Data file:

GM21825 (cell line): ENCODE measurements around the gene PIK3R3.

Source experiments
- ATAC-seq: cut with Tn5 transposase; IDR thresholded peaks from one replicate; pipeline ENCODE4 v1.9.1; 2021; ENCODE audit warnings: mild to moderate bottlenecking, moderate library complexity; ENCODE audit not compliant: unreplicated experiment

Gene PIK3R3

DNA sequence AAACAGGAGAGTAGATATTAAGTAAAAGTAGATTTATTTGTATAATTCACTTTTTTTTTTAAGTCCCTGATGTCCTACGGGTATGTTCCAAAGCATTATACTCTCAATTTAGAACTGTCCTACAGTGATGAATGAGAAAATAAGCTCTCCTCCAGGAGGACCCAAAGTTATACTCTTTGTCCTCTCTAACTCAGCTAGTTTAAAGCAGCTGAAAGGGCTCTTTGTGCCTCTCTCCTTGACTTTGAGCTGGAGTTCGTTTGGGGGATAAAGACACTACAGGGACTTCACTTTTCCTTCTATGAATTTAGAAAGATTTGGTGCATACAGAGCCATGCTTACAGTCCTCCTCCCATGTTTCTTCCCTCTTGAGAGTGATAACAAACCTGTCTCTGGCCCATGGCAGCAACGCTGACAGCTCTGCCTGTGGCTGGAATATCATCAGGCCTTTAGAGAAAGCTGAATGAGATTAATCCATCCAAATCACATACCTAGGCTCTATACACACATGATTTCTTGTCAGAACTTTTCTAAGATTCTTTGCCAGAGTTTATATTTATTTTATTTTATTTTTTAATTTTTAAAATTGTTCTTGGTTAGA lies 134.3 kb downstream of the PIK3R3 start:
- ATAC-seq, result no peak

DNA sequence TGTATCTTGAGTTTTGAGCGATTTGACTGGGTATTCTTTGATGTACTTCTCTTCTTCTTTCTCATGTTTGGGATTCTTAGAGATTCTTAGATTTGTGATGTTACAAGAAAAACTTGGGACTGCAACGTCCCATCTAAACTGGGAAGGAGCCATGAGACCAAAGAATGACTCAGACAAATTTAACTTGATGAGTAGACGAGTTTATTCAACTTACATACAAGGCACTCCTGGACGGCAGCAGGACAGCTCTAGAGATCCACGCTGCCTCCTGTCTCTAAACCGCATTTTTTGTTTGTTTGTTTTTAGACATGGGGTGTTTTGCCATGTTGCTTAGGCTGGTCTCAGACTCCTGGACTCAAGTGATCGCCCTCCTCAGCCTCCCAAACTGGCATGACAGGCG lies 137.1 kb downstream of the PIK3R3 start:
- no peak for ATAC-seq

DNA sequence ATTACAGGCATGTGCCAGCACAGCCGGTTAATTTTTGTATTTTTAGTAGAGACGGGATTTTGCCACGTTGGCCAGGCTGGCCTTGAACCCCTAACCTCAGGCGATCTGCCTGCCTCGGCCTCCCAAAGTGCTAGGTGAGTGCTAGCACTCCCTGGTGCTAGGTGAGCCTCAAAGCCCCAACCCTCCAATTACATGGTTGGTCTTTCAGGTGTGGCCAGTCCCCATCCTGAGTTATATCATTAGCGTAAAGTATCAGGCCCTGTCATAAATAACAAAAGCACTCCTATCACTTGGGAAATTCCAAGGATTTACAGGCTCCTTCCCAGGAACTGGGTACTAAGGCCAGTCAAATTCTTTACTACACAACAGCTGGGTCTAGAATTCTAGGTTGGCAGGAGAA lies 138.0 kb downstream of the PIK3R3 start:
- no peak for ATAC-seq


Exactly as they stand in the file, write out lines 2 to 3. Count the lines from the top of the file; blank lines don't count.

Source experiments
- ATAC-seq: cut with Tn5 transposase; IDR thresholded peaks from one replicate; pipeline ENCODE4 v1.9.1; 2021; ENCODE audit warnings: mild to moderate bottlenecking, moderate library complexity; ENCODE audit not compliant: unreplicated experiment